It is so complex and hits on so many levels that trying to succinctly state something seems disingenuous.  It is almost like if I summarize in a paragraph what Jim’s death has done to me that I would somehow be dishonoring my husband.  But still when I am honest and I consider the pattern that I see in much of my attitude since his death, I recognize that much of what has happened to me is ironic.  As a result of Jim’s death I find myself being more open, more out there in terms of connecting with friends, expressing my thoughts, not wanting to dwell on the trite but to be open and honest.  Many people have the opposite occurrence.  They become more reserved and sometimes even closed.  For me, things (events, happenings, people) are more raw now.  They hit at a different level which is hard to communicate.  There is a boldness in how I approach things that is different from what it was before.  And the openness to it all is apparent.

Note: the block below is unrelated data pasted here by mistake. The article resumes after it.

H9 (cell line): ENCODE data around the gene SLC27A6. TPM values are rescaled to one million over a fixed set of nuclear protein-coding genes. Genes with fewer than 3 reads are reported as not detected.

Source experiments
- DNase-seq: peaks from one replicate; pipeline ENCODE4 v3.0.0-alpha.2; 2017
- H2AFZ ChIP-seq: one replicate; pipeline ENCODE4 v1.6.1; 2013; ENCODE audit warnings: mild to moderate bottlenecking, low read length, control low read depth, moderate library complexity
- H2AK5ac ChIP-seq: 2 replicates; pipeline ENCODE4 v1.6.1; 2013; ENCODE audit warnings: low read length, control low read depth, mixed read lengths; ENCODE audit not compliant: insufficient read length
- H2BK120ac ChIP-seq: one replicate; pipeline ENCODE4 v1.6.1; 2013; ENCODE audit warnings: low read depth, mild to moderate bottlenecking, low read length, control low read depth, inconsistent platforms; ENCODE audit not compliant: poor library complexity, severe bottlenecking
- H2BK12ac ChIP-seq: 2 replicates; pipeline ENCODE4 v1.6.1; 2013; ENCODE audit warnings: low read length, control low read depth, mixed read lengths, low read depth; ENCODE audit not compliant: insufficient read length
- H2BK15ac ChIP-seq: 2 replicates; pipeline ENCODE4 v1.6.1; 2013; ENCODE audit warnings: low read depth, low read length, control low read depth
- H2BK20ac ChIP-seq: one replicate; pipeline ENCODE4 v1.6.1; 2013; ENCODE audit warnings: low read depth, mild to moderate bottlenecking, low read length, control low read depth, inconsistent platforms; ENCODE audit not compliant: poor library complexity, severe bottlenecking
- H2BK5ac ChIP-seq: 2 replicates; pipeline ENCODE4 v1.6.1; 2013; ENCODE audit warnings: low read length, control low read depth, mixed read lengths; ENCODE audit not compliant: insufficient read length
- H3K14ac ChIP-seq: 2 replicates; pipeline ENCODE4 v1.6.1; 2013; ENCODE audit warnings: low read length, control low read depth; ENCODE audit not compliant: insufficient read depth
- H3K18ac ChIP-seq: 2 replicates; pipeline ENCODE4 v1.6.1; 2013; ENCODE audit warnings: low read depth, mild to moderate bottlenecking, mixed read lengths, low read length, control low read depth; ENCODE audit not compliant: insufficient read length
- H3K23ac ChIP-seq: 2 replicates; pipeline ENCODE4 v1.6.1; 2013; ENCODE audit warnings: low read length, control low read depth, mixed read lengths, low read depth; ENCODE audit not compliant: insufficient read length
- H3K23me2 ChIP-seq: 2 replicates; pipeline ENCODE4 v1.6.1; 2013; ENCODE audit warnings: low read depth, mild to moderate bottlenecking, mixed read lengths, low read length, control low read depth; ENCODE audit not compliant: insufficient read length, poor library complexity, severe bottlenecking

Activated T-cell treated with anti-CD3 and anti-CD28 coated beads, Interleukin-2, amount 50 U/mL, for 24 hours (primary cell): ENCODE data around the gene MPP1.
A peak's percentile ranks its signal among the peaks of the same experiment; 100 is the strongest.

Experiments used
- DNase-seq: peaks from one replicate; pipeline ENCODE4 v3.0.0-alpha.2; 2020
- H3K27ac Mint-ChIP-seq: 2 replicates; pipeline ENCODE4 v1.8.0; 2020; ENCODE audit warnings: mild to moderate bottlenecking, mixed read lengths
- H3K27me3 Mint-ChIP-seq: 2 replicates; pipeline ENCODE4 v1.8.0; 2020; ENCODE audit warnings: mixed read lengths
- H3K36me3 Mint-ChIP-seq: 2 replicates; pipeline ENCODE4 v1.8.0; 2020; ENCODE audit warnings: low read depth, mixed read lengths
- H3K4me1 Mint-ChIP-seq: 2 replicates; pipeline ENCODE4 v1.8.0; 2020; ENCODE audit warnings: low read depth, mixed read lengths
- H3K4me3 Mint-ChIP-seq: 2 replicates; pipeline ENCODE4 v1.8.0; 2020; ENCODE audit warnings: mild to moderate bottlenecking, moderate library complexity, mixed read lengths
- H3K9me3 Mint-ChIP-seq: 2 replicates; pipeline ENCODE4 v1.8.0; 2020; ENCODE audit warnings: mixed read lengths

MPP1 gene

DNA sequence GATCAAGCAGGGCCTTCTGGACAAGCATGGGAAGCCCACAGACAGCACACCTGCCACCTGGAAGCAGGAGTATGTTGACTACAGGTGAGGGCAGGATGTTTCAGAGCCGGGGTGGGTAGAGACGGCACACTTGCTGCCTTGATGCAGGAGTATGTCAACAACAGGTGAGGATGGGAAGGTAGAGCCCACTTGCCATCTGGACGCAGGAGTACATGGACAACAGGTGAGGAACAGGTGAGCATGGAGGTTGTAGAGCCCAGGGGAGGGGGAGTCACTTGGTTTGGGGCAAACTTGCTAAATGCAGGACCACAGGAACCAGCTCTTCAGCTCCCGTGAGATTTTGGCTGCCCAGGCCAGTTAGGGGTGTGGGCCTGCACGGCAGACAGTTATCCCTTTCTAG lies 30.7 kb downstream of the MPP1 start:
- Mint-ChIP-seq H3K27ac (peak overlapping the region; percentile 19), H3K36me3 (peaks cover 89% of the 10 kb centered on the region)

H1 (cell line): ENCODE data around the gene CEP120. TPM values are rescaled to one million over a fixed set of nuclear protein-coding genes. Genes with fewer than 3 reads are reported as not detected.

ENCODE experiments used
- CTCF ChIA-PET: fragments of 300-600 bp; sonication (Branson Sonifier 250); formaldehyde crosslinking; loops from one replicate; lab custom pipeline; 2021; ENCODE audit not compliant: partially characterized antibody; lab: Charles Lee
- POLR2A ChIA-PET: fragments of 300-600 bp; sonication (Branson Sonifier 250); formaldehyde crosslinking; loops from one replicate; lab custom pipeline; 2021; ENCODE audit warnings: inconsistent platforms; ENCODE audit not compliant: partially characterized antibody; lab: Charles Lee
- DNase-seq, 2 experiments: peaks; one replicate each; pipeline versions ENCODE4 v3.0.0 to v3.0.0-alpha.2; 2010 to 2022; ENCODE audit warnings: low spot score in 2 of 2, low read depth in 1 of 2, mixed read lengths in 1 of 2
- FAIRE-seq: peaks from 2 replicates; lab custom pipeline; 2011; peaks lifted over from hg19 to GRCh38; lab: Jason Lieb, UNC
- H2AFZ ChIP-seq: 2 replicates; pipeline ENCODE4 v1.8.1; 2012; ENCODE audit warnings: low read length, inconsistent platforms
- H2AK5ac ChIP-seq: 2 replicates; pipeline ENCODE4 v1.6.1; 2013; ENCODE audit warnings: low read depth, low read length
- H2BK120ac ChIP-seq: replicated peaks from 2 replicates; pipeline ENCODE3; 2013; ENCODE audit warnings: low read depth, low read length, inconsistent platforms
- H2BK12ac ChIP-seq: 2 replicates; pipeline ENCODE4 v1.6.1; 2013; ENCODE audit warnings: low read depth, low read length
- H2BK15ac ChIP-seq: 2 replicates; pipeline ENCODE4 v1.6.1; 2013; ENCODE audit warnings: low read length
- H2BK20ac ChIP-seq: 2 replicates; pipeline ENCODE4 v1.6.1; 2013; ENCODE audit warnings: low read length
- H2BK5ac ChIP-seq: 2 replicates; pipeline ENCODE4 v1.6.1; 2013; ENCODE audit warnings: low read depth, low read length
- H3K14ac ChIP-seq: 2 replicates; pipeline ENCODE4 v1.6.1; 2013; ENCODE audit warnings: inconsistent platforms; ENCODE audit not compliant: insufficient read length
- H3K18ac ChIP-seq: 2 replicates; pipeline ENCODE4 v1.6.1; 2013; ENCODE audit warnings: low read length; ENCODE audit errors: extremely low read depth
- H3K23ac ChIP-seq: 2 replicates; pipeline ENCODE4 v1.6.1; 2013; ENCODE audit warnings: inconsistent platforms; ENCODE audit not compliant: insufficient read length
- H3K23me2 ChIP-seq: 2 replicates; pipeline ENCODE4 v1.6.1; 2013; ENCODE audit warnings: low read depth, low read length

This open quality is not something my oldest friends or family would say has been with my for the long haul.  In fact, I believe I was very much the opposite.  A private person by nature and happy to be open with loved ones, but it took time to reach this point when first connecting with someone.  When Jim started getting very ill years ago, we wanted to help educate other people about Lyme disease.  As Jim’s voice left him physically, I took on the charge.  It was not within my comfort zone, but I did it because it felt like the right thing to do.  Upon Jim’s death, another floodgate opened – this one even further.  Now I find that I tend to answer a person’s question fully and honestly.  I don’t stop short.  I am wide open most of the time.